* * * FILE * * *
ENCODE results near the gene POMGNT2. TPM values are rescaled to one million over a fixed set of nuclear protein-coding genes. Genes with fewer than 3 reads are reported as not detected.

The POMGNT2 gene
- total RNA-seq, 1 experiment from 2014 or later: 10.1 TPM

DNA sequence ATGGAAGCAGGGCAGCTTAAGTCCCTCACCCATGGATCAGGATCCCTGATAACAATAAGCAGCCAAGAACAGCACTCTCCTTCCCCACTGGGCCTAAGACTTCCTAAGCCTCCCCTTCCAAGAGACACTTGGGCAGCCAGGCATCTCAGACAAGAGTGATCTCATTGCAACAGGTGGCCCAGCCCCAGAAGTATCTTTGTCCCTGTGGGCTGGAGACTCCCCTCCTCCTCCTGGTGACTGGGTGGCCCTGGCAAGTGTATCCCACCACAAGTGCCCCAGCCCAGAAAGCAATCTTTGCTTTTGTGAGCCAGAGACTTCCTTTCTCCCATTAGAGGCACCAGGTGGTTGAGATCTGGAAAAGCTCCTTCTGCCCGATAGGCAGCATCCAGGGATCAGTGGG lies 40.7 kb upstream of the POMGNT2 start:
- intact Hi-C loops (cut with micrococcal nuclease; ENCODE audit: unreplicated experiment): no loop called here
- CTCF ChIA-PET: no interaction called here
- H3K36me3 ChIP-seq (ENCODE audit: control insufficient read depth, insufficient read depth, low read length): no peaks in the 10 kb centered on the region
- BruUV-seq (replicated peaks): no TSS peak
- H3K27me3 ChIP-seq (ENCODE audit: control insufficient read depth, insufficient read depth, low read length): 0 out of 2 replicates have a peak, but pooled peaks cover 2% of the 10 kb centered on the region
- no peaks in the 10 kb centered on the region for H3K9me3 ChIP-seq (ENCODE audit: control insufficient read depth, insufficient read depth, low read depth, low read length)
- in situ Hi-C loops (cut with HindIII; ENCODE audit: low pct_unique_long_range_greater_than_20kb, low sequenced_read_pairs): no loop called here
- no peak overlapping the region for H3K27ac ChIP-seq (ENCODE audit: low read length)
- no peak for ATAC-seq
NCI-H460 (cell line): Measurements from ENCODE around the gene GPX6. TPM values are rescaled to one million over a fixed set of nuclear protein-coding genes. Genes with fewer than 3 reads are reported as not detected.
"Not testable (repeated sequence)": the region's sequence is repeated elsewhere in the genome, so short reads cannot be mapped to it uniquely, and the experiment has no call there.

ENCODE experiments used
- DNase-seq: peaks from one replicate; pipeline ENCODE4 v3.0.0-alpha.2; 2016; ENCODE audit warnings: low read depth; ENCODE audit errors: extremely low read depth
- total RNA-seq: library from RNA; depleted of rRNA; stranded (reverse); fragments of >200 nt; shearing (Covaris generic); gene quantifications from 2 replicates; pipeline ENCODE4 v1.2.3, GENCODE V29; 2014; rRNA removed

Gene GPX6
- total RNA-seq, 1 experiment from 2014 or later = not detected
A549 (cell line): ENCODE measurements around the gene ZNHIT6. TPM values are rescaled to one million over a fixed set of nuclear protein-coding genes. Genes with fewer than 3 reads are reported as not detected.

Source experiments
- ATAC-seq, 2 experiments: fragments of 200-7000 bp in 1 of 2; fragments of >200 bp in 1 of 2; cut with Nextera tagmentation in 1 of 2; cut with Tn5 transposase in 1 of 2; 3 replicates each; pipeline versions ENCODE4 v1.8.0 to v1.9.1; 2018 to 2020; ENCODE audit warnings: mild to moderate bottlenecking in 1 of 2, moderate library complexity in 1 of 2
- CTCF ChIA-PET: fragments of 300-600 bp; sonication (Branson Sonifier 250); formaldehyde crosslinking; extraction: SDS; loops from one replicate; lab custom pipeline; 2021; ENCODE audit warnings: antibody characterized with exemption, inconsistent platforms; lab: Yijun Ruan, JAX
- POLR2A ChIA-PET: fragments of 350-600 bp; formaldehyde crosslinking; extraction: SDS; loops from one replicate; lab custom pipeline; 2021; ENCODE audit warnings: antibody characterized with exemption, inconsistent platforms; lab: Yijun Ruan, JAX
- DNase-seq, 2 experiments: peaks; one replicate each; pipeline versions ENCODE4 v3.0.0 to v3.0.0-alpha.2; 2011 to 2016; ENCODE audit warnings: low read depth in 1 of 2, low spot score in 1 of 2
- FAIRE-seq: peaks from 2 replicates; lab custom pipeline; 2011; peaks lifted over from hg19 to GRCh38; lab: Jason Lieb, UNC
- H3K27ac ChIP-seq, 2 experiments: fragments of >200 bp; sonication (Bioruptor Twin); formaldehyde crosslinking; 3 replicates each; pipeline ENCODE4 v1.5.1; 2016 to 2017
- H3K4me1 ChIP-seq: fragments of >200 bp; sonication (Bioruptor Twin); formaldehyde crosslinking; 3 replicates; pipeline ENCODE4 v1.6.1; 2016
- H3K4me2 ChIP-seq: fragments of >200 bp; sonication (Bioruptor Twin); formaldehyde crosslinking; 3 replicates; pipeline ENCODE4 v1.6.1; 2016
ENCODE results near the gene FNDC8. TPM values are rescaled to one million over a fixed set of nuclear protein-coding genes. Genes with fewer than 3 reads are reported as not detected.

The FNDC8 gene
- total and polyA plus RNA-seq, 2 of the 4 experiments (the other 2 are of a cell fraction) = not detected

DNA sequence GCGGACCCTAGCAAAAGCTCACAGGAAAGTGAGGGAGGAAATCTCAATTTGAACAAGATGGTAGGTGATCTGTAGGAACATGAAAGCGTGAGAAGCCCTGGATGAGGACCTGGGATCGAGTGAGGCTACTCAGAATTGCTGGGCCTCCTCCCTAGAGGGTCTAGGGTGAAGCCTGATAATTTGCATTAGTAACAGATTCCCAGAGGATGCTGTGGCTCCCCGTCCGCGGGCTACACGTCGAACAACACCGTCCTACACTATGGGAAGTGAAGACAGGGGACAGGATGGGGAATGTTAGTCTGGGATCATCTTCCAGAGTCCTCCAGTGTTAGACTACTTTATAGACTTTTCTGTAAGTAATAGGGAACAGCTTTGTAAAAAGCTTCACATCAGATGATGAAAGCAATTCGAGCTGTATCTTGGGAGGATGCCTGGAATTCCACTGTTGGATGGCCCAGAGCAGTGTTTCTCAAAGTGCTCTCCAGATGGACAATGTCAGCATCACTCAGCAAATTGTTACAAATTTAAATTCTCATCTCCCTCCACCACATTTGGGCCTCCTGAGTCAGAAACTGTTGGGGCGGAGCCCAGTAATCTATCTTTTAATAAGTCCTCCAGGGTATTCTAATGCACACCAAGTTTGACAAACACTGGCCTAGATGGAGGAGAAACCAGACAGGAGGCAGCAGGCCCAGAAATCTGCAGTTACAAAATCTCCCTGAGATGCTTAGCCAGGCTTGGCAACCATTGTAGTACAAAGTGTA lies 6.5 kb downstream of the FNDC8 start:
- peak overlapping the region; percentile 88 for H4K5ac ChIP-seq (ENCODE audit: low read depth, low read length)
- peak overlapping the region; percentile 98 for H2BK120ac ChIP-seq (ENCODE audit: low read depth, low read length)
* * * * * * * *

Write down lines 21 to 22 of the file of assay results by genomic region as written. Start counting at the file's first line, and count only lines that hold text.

A549 (cell line): ENCODE measurements around the gene ZNHIT6. TPM values are rescaled to one million over a fixed set of nuclear protein-coding genes. Genes with fewer than 3 reads are reported as not detected.

Source experiments